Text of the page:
3) Teacher student relationship with the student-teacher relationship subscale from the Student Engagement Instrument at baseline and endline. Appleton, J. J., Christenson, S. L., Kim, D., & Reschly, A. L. (2006). Measuring cognitive and psychological
engagement: Validation of the student engagement instrument. Journal of School Psychology, 44(5),
Primary Outcomes (explanation)

Secondary Outcomes

Secondary Outcomes (end points)
1) Self-esteem using "Test de Autoestima escolar" created in Chile at baseline and endline. Marchant, T., Haeussler, I., & Torretti, A. (2016). TAE Batería de Tests de Autoestima Escolar. Santiago: Ediciones Universidad Católica de Chile.
2) Self-efficacy using Generalized self-efficacy scale at baseline and endline. Schwarzer, R., & Jerusalem, M. (1995). Generalized self-efficacy scale. J. Weinman, S. Wright, & M. Johnston, Measures in health psychology: A user’s portfolio. Causal and control beliefs, 35, 37.

3) Grit using a likert scale created in Chile at baseline and endline. Yovaniniz, X. (2022). ¿Cómo medir y potenciar el grit en estudiantes de educación básica?. Repositorio UC.

4) Sense of belonging using the sense of belonging and emotional conection with peers from The Community sense scale in classroom at baseline and endline. Petrillo, G., Capone, V., & Donizzetti, A. (2016). Classroom sense of community scale: Validation of a
self-report measure for adolescents. Journal of Community Psychology, 44(3), 339–409. https:// doi.
org/ 10. 1002/ jcop. 21769
Secondary Outcomes (explanation)

Experimental Design

Experimental Design
The intervention will be stratified at the school level in Araucania, Chile. - municipalities were selected using purposive sampling out of the total of 38 municipalities of Araucania. The selection of municipalities was based on the criteria that the municipality has public or government-subsidized schools and they are not difficult to access territorially. From the municipalities elected, 47 schools were eligible to participate in the study, of which 23 schools were assigned to treatment and 24 schools to control group. The intervention will be randomised at the school level. Randomization will be done on the computer using Stata. There are two study arms: 1) Treatment Arm receiving the socio-emotional intervention. The schools in the treatment arm will receive the program only for those classroom of children aged in average 9-10 years old. 2) Control Arm receiving the statuo quo: The students in the control arm will receive the statuo quo services provided by the school.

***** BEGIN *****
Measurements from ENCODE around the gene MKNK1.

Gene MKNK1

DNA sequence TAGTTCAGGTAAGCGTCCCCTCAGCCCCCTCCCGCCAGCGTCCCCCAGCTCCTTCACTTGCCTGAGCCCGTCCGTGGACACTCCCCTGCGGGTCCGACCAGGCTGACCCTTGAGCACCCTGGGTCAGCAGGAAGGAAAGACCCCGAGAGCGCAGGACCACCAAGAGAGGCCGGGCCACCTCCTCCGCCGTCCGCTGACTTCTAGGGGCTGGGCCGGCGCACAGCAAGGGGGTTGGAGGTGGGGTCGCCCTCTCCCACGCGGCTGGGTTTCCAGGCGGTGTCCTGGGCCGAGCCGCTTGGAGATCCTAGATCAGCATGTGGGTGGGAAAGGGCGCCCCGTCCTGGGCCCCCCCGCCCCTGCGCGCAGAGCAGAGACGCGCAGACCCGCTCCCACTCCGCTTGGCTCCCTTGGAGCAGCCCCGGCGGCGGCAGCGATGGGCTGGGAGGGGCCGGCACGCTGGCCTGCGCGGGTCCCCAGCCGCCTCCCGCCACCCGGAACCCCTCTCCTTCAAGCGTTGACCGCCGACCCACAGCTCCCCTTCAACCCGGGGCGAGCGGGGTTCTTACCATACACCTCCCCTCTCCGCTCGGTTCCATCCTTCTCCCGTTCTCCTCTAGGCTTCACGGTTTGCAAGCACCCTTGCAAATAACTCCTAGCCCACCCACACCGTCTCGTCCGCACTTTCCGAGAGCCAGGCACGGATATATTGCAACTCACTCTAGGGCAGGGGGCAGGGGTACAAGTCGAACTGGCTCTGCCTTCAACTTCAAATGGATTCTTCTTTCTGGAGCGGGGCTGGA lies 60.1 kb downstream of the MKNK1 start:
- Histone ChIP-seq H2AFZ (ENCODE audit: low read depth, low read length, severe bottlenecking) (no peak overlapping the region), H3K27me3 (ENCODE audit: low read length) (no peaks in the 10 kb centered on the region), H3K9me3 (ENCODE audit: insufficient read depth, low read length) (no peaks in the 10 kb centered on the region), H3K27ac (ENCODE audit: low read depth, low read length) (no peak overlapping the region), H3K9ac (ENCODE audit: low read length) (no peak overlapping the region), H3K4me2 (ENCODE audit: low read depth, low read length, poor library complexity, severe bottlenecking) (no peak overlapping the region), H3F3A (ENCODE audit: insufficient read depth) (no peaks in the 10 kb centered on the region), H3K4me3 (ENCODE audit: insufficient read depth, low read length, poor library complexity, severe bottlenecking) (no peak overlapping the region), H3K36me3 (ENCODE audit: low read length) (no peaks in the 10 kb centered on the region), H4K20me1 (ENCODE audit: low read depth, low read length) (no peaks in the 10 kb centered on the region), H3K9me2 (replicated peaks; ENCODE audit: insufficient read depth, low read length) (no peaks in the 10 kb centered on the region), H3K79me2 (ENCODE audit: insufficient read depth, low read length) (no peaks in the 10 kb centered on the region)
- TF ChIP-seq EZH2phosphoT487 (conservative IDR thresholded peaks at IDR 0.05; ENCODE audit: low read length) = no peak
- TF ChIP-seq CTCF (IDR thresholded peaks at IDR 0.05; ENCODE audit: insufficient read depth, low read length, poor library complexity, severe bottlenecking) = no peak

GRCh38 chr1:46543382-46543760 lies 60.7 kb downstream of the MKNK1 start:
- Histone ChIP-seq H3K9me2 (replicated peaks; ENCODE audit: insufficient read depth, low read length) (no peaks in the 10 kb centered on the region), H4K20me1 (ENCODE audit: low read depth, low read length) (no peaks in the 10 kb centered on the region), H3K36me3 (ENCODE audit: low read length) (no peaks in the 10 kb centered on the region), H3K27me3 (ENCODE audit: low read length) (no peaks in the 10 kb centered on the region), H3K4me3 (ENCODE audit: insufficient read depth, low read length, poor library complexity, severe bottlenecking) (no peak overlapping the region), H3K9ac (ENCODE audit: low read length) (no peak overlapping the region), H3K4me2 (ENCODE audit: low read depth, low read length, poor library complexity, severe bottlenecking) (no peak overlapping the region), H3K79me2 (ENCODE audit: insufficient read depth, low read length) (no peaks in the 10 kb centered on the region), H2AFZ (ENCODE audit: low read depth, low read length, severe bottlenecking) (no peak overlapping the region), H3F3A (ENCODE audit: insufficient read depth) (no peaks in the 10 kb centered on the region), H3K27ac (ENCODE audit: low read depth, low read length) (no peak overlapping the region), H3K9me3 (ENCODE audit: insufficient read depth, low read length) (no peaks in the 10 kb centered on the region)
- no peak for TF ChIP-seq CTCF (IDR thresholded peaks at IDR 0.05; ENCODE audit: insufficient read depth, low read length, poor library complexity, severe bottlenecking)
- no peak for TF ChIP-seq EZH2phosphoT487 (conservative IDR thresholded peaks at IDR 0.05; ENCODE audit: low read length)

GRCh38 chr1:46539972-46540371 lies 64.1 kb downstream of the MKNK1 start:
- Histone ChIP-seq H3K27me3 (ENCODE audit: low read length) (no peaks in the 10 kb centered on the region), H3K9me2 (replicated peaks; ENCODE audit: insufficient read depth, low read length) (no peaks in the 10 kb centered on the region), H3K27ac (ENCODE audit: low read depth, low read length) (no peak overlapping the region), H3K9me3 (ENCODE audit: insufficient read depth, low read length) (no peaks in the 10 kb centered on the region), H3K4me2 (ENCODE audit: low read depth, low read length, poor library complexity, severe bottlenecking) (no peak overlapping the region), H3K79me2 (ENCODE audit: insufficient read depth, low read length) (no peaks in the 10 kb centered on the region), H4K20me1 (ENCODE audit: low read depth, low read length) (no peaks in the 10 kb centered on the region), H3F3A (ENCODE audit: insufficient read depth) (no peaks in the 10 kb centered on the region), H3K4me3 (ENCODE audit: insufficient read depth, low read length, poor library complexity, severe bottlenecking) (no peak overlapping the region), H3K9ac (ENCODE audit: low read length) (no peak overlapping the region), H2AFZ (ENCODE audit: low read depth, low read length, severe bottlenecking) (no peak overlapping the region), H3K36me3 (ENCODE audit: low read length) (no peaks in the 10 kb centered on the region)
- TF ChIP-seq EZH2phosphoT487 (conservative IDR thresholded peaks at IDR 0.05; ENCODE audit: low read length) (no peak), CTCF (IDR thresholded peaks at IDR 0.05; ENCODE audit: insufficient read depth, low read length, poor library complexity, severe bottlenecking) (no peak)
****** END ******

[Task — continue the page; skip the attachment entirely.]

Since the foundation in charge of the intervention did not have enough capacity to work with all the schools in the treatment group, this study was divided into two cohorts. The first cohort includes 10 treatment schools and 13 control schools that joined the study in the first year. The second cohort consists of 13 treatment schools and 11 control schools that will enter the study in the second year. The randomization into treatment and control groups, and between cohort 1 and cohort 2, was conducted at the beginning of the study.
Experimental Design Details
Not available
Randomization Method
Computer on Stata
Randomization Unit
Was the treatment clustered?

Experiment Characteristics

Sample size: planned number of clusters
47 schools
Sample size: planned number of observations
1269 students
Sample size (or number of clusters) by treatment arms
23 schools treatment
24 schools control
Minimum detectable effect size for main outcomes (accounting for sample design and clustering)
0.244 std

Institutional Review Boards (IRBs)

IRB Name
The Ethics and Biosafety Committee for Research of the Faculty of Physical and Mathematical Sciences (FCFM) of the University of Chile
IRB Approval Date
IRB Approval Number